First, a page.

What do you prove in pilot phase?

At the pilot phase, or a concept test phase, it is critical to define very clear what is going to be tested and what the parameters of measurement would be. Many of the parameters could be qualitative as there may not be enough data to do a quantitative analysis. But identifying what and how it is going to be measured is critical.

Below are a few things that are tested in a concept test stage/pilot phase:

  • The concept – the power of the idea itself: One of the key things to evaluate in the pilot phase is whether the idea or concept has appeal among the target audience. While research is one way of gauging customer/consumer acceptance of the concept, customers or consumers actually buying/using is a stronger demonstration of the appeal of the concept e.g. for an e-commerce venture selling real gold & diamonds jewellery online, the pilot phase may want to check if customers actually buy jewellery online
  • The business model: Even if the concept rocks, how good and practical the business is will make or break the business case. In many cases, it may not be possible to check the business model in its entirety in the pilot phase. But at least it would give some indicators. E.g. for a company creating advertising platforms on college campuses, the pilot phase may check on whether the revenue split between the company and the colleges is being accepted as they had anticipated or are colleges asking for more or are they not allowing advertising on the campus. Also, things around the business model could be tested in this phase e.g. ‘How long does it take to close a sale? Who decides the pricing – the college, the advertiser or the company?’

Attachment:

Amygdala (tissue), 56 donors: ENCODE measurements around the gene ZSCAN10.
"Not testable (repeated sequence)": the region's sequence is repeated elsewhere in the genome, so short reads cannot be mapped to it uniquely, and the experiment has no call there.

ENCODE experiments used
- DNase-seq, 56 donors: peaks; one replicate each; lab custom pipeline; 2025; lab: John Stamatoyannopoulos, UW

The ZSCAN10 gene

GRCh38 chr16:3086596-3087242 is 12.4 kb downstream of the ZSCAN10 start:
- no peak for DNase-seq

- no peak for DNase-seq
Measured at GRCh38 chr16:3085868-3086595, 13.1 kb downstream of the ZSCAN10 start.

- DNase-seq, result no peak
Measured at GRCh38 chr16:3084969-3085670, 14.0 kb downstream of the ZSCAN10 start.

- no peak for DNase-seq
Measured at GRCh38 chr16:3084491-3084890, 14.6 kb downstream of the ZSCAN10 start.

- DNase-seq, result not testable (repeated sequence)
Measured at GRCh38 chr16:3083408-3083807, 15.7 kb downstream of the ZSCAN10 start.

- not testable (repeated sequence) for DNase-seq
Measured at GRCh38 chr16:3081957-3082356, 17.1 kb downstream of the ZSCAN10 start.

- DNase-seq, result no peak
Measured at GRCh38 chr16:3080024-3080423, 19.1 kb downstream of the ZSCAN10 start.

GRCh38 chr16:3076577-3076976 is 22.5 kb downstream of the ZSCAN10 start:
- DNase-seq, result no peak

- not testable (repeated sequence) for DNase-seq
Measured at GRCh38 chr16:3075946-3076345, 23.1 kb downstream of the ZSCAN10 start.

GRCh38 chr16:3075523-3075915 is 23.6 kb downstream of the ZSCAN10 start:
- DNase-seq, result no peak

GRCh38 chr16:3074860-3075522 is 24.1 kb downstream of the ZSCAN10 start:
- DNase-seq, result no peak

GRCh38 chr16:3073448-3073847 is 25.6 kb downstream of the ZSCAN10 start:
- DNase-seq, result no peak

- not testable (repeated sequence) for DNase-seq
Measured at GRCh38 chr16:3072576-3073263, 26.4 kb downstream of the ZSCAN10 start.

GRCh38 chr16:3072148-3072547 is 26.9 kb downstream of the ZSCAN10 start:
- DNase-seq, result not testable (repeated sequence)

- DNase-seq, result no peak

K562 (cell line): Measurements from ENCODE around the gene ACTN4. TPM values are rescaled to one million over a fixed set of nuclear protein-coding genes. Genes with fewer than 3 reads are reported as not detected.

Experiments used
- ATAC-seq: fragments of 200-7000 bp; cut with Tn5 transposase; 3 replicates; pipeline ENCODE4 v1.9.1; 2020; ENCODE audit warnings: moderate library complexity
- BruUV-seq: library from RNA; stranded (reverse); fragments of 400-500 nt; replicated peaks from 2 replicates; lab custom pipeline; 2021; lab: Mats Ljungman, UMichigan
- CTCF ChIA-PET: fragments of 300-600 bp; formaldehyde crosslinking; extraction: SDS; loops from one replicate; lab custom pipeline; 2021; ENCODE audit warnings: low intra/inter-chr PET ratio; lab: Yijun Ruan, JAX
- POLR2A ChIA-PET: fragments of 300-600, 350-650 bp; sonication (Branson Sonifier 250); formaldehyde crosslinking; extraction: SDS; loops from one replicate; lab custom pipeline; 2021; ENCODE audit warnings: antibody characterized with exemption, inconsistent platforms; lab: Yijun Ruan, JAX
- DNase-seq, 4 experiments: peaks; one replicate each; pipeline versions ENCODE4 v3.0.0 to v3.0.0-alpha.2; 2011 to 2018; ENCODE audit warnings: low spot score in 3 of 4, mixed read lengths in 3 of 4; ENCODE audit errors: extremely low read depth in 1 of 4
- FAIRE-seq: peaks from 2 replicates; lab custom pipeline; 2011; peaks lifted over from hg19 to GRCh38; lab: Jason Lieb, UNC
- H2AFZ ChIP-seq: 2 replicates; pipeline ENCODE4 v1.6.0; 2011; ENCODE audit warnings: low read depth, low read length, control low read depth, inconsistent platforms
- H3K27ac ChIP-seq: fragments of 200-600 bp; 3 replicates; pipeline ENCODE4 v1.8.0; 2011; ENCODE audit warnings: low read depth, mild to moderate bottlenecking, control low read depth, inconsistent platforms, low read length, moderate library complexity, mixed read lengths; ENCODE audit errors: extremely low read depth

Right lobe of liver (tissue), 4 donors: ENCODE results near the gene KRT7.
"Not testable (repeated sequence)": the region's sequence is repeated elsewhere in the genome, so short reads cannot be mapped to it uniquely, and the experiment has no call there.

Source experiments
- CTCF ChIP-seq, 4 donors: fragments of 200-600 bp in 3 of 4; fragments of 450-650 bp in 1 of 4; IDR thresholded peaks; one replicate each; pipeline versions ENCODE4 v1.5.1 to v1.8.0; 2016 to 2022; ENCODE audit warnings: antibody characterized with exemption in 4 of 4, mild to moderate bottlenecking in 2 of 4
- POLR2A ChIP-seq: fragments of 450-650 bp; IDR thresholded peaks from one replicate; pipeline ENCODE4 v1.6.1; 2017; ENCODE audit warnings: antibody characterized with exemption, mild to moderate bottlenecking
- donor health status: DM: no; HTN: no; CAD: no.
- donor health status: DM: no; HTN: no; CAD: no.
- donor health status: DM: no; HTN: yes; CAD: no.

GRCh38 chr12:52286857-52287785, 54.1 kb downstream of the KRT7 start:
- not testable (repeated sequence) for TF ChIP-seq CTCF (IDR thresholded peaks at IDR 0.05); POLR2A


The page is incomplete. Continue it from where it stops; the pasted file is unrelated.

• The assumptions: How good your business case is and how close to reality it is will be entirely dependent on the quality of your assumptions. One of the critical things to test at pilot phase are the assumptions. e.g. For an e-commerce company, the assumptions around conversions from clicks, cost of customer acquisition, average ticket size, repeat purchase rates, etc. are critical factors to be tested.
  • Understanding operational challenges: Actually implementing on the ground highlights some challenges that you would not have anticipated in your planning. These learnings are critical as they help plan resources, processes and infrastructure that would be required to manage the operations. 
  • Testing processes and operational capabilities: As the startup scales up, the dependence on processes will increase. Else scaling up will either not be possible, or will be inefficient. A pilot phase is a good time to draw some basic processes and observe the operations to understand what these basic processes should evolve to.